What Happens in a Shutdown?

By FeaturesDow Jones Newswires

What happens at 12:01 a.m.?

In short, not much. Most federal agencies are closed on the weekend, so the effect of any shutdown may initially be muted. The White House has said national parks will remain open, though trash won't be picked up, and the Transportation Security Administration will continue to screen bags and passengers at airports across the country. The Smithsonian museums in Washington are expected to have enough funding to operate on Saturday and Sunday, but will close next week if the government doesn't reopen.

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What do federal workers do?

Federal employees report to work for four hours of the first working day of a shutdown -- in this case, Monday morning -- to learn whether they are subject to furloughs or considered exempt, put up "out of office" notices, secure property, turn in their mobile devices and tie up loose ends for an indefinite period.

How many federal workers are affected?

During the 2013 shutdown, the Office of Management and Budget estimated that approximately 850,000 workers were furloughed per day initially, or 40% of the federal workforce, though that number fluctuated.

Will they get paid?

Not immediately. Federal workers may get awarded back pay, which is what happened in 2013, but not everyone on Capitol Hill is convinced that would happen this time. In some states, workers can file for unemployment compensation, but they would have to pay it back if they are awarded back pay.

Employees will still receive paychecks for hours worked before the shutdown, according to guidance from the OMB.

Can federal workers who want to work show up anyway?

No. The law prohibits the government from accepting any voluntary work from federal employees -- even those who don't want to fall behind on that big project.

Are any federal agencies open?

Some agencies can continue to operate for a limited time during a shutdown, and the administration has fairly wide latitude to determine which employees are deemed essential. The judicial branch could continue to operate for a limited time using funds from court filings and other fees. Independent agencies that don't receive their funding from Congress -- such as financial regulators who are funded by fees on financial firms -- would stay open. In many cases however, government operations would be significantly scaled back. For example, the 16-day shutdown in 2013 delayed almost $4 billion in tax refunds from being issued and forced temporary cutbacks in the Centers for Disease Control and Prevention's flu-season monitoring program.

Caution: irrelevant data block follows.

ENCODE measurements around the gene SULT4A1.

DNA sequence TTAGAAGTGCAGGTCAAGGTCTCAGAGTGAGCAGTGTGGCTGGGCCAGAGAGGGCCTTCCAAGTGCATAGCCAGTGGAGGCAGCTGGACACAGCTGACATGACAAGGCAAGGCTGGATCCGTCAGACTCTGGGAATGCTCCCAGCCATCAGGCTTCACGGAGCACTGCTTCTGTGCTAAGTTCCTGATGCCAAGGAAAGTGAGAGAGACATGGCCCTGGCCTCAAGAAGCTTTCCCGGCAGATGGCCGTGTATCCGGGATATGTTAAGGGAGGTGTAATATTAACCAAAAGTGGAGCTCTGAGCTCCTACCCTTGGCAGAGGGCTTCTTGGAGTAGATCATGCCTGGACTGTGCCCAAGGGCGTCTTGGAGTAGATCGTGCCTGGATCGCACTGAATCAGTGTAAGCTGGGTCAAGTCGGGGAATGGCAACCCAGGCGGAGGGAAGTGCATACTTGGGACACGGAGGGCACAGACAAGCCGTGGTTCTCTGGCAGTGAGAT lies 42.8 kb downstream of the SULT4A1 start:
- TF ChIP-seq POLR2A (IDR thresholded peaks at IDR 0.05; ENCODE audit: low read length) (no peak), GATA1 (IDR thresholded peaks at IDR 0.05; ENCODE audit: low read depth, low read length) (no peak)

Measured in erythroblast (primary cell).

Will I get mail?

Yes, the U.S. Postal Service continues to operate during a shutdown.

Will government payments to private citizens continue, such as Social Security checks?

Yes, Social Security and Medicare payments, as well as federal retiree benefits, will still be made. They aren't funded by annual appropriations -- which is what the spending bill would authorize -- and the workers who send them out have been deemed necessary.

How long will it last?

The shutdown would end as soon as the president signs a bill authorizing new spending, either for a temporary period -- the most likely scenario -- or until the end of the fiscal year on Sept. 30. The last shutdown, in October 2013, lasted for 16 days. The previous shutdown before that lasted for 21 full days, ending on Jan. 6, 1996.

Write to Kate Davidson at kate.davidson@wsj.com

(END) Dow Jones Newswires

January 19, 2018 17:42 ET (22:42 GMT)

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